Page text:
CIVIL SOCIETY PAKISTAN

March 26, 2008

Justice at last

Filed under: NEW GOVERNMENT AFTER MARCH 24-2008 — civilsocietypakistan @ 3:35 pm
Tags: ,

THE NEWS

MARCH 26, 2008

EDITORIAL 


Wednesday, March 26, 2008
Evidence of the change the February 18 election has brought to the country was visible everywhere on Monday. Minutes after the newly elected Prime Minister Yusuf Raza Gilani announced the deposed judges’ detention should be ended immediately, the joyous scenes that broke out outside their homes in fact drew attention away from the session of parliament and towards the judicial residences. Unsurprisingly, the key focus of rejoicing was the home of deposed Chief Justice Iftikhar Muhammad Chaudhry. The appearance of Chaudhry on the balcony of his house, flanked by Aitzaz Ahsan, his family and other lawyers, was the clearest proof delivered so far that the political order had indeed undergone a total transformation.

The situation also exposed the absurdity of the stubborn decision by the Musharraf–dominated caretaker setup not to free them earlier. The writing was etched in bold lettering on the wall after the general election result. Only the most myopic were unable to read what it said. The folly of their refusal to follow the script dictated by the people is now obvious. The decision by the new coalition regarding the judges is also important for other reasons. For one, it signals a commitment to move ahead with the agreement reached in the Murree declaration. It is also a clear indication to all those who had campaigned since November 3 for the cause of an independent judiciary that their efforts were not in vain.

It is not clear what the response to the release of the judges has been within the presidency. No images are available as to the response of President Pervez Musharraf as Justice Iftikhar Muhammad Chaudhry greeted his many supporters and thanked the nation for supporting him. But, it appears that even now the president is unwilling to heed the Ides of March, and devise a strategy that would permit him a graceful exit from the presidency. The dramatic end to the nearly five month, illegal detention of the judges should have been regarded by Musharraf as one more omen that the winds had changed and could indeed be turning into a tempest directed against him.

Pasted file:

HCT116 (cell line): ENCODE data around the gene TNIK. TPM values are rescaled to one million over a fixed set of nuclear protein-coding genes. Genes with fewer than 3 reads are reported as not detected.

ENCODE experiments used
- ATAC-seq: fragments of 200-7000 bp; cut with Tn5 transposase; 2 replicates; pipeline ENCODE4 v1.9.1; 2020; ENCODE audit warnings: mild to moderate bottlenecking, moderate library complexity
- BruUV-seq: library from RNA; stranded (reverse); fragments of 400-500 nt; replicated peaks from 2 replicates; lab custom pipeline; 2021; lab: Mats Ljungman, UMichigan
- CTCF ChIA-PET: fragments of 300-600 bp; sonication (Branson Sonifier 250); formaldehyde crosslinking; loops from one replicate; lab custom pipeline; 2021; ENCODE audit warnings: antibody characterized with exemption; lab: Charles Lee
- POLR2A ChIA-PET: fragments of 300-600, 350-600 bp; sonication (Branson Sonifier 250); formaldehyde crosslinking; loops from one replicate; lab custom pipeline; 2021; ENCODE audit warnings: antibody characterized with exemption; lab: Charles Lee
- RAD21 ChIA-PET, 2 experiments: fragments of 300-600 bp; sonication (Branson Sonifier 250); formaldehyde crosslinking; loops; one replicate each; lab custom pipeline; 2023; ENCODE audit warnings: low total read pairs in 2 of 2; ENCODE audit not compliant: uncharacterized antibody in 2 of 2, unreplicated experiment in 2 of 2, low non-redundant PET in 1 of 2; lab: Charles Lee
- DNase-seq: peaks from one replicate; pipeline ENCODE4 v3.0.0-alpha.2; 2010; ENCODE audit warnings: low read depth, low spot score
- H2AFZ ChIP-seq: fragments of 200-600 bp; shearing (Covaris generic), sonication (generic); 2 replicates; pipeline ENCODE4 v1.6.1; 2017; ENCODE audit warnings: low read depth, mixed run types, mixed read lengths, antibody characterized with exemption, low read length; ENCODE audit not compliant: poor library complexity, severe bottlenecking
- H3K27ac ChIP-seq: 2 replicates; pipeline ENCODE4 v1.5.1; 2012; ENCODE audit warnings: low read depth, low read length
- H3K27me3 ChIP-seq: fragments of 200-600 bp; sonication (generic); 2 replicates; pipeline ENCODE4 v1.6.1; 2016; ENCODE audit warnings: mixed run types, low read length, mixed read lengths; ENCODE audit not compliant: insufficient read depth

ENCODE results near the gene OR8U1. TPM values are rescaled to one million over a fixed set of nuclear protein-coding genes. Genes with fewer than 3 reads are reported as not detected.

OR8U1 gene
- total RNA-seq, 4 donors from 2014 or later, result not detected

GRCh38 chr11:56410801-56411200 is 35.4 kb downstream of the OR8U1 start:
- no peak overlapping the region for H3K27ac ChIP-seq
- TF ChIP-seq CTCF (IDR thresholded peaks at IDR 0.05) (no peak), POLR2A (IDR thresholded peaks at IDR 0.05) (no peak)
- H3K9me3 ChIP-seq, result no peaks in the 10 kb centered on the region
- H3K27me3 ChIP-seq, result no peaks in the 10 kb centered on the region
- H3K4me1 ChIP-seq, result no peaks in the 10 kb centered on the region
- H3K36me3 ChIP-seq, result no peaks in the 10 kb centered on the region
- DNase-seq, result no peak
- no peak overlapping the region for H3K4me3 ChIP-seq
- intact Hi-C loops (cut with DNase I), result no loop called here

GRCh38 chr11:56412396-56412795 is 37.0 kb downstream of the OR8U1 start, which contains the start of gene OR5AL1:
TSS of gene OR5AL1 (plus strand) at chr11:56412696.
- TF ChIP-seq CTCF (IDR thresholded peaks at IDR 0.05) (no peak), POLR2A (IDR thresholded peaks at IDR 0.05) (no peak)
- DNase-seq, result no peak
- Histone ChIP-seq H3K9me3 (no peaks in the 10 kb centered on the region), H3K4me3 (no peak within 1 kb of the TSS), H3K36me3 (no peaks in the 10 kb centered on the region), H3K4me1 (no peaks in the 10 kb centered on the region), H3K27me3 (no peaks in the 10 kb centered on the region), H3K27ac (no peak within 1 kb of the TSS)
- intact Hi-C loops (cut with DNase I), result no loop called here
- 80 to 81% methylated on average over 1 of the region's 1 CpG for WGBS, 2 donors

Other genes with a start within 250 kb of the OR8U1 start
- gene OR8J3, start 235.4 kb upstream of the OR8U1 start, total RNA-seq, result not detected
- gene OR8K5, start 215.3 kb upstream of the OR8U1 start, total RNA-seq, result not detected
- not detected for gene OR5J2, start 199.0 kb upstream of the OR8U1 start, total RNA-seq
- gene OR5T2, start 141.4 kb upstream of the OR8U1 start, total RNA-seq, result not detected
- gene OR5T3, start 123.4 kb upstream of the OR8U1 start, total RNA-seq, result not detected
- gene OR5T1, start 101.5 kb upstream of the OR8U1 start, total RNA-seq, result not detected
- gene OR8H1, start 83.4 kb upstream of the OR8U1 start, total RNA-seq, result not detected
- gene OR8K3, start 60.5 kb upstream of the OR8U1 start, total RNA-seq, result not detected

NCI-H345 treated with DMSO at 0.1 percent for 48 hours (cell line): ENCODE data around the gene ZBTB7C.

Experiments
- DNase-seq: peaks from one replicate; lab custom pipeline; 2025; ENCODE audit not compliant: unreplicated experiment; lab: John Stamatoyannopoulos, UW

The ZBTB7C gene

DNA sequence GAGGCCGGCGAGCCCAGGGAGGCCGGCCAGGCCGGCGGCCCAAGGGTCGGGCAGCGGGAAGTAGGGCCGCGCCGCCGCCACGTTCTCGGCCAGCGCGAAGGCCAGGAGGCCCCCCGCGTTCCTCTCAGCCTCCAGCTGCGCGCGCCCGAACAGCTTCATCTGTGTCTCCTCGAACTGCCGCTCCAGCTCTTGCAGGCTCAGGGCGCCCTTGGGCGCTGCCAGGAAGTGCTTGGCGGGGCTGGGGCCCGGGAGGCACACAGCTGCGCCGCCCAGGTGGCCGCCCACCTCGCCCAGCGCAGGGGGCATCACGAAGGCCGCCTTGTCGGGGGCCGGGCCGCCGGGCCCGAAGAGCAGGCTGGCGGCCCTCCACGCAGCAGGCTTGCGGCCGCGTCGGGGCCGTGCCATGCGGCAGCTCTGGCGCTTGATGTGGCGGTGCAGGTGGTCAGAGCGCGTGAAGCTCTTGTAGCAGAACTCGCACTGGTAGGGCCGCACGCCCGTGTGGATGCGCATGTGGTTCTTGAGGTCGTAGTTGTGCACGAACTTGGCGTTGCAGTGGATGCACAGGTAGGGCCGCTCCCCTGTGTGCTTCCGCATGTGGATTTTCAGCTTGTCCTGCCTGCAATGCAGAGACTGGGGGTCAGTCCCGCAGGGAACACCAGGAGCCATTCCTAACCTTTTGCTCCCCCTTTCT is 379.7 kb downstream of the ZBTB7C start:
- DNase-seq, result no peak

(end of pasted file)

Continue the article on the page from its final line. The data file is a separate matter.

So far, it seems, good sense and maturity is holding sway. The deposed chief justice has acted with considerable wisdom and not made any impetuous move. But at one point or the other, this patience could run out. The only just conclusion of the current chain of events is the restoration of the deposed judges. This means the possibility of confrontation still lies ahead, if the presidency refuses to sway and instead insists on standing firm and unyielding. The involvement of people from all walks of life in the issue has created greater awareness than ever before about the need for an independent judiciary. People everywhere are conscious of how crucial the role of the institution is in national affairs and indeed in dispensing genuine justice to all citizens. There can now be no turning back from this reality. Nothing less than a judiciary that is completely unfettered will be acceptable to people. The swarms of joyous people who turned out in such huge numbers at the residence of the deposed chief justice and the unusual scenes that broke out there as the flag was raised over the house, go to underscore this fact. It is a part of the new order in Pakistan — and no matter how great their reluctance, how furious their rage, all players in the game of national politics will eventually need to accept this new order of things as a consequence of the verdict given through the ballots by the citizens.

Advertisements

1 Comment »

  1. Indeed Musharraf needs to leave before someone kicks him out!

    Comment by cheshmgir — March 26, 2008 @ 8:50 pm | Reply


RSS feed for comments on this post. TrackBack URI

Leave a Reply

Fill in your details below or click an icon to log in:

WordPress.com Logo

You are commenting using your WordPress.com account. Log Out / Change )

Twitter picture

You are commenting using your Twitter account. Log Out / Change )

Facebook photo

You are commenting using your Facebook account. Log Out / Change )

Google+ photo

You are commenting using your Google+ account. Log Out / Change )

Connecting to %s

Blog at WordPress.com.

%d bloggers like this: